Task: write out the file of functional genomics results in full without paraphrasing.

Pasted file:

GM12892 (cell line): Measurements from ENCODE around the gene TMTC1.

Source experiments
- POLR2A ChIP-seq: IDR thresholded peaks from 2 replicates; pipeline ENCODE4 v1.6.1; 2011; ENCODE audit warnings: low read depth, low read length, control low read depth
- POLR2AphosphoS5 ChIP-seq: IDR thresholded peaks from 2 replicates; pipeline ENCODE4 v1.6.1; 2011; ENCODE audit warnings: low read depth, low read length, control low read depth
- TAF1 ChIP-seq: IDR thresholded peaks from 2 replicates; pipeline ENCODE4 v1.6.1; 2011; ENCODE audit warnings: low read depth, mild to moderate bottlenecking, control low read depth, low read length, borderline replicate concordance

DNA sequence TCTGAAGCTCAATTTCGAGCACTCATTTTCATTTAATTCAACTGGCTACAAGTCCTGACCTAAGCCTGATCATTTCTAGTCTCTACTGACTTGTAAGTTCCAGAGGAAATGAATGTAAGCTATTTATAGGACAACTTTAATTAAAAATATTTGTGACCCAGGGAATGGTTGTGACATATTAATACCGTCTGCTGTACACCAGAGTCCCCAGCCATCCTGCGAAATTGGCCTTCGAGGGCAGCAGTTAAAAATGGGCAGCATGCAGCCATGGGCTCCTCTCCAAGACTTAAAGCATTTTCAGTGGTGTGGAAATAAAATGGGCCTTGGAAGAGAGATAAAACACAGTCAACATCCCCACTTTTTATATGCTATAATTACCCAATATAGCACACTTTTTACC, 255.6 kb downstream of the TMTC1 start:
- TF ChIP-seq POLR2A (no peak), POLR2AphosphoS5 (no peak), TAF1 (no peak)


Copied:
GM12892 (cell line): Measurements from ENCODE around the gene TMTC1.

Source experiments
- POLR2A ChIP-seq: IDR thresholded peaks from 2 replicates; pipeline ENCODE4 v1.6.1; 2011; ENCODE audit warnings: low read depth, low read length, control low read depth
- POLR2AphosphoS5 ChIP-seq: IDR thresholded peaks from 2 replicates; pipeline ENCODE4 v1.6.1; 2011; ENCODE audit warnings: low read depth, low read length, control low read depth
- TAF1 ChIP-seq: IDR thresholded peaks from 2 replicates; pipeline ENCODE4 v1.6.1; 2011; ENCODE audit warnings: low read depth, mild to moderate bottlenecking, control low read depth, low read length, borderline replicate concordance

DNA sequence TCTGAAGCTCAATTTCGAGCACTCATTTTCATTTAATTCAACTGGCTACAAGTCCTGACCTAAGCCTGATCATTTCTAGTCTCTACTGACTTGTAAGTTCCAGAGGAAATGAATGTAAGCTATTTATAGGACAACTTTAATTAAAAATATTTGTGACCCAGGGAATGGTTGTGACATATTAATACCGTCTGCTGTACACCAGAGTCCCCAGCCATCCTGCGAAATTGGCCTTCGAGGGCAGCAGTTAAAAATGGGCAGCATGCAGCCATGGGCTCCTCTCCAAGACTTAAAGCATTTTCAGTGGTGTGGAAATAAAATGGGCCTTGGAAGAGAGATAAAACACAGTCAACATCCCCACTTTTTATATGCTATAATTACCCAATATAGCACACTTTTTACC, 255.6 kb downstream of the TMTC1 start:
- TF ChIP-seq POLR2A (no peak), POLR2AphosphoS5 (no peak), TAF1 (no peak)